The Limits of Carbon Pricing
All economists who accept the scientific reality of climate change support public policies that make polluters pay more for the costs they impose on society. But it is worth noting that explicit carbon prices played almost no role in the dramatic cost reductions in solar and wind power in recent years.
LONDON – In 2004, German households installing rooftop solar energy systems received a guaranteed price of €0.57 ($0.68) per kilowatt hour (kWh) generated. In Mexico last week, a large-scale energy auction was won at a bid price of $0.0177 per kWh. Even comparing similar-size projects, solar costs have fallen 90% in ten years. Improvements in photovoltaic technology make further reductions inevitable: within five years, we will see a price of $0.01 per kWh in favorable locations.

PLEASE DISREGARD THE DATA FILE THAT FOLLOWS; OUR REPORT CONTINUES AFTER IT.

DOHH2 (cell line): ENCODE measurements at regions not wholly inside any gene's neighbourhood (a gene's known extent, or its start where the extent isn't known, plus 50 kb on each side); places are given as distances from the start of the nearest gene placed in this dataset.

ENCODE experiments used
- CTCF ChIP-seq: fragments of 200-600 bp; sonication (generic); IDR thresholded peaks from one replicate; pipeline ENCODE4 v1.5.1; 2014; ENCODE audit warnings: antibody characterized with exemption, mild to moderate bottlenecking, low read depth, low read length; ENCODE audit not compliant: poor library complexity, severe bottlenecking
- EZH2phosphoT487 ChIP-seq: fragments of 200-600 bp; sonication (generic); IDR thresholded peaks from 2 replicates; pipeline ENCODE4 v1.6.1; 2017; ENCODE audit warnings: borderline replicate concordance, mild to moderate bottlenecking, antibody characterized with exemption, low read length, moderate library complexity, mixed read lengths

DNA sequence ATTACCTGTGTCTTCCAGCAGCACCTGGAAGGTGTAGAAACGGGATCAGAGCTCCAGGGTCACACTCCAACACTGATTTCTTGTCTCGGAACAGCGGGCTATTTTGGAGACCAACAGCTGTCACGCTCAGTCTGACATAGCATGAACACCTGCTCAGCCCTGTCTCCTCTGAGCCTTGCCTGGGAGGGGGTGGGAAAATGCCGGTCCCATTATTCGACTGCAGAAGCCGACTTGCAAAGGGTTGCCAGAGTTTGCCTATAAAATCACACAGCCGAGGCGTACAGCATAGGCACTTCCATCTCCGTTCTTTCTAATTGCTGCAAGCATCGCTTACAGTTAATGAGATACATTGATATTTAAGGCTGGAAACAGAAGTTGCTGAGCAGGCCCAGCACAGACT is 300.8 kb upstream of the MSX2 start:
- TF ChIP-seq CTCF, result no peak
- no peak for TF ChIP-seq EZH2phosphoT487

This stunning achievement has been driven by huge private-sector investment and cutting-edge innovation. But it would never have occurred without strong public-policy support.
Publicly sponsored research ensured basic scientific breakthroughs, and large initial subsidies, in Germany and then in other countries, enabled the industry to achieve critical scale. Solar now costs less than coal in many countries, because initial public subsidization unleashed a self-reinforcing cycle of increasing scale, continuous learning, and declining cost.
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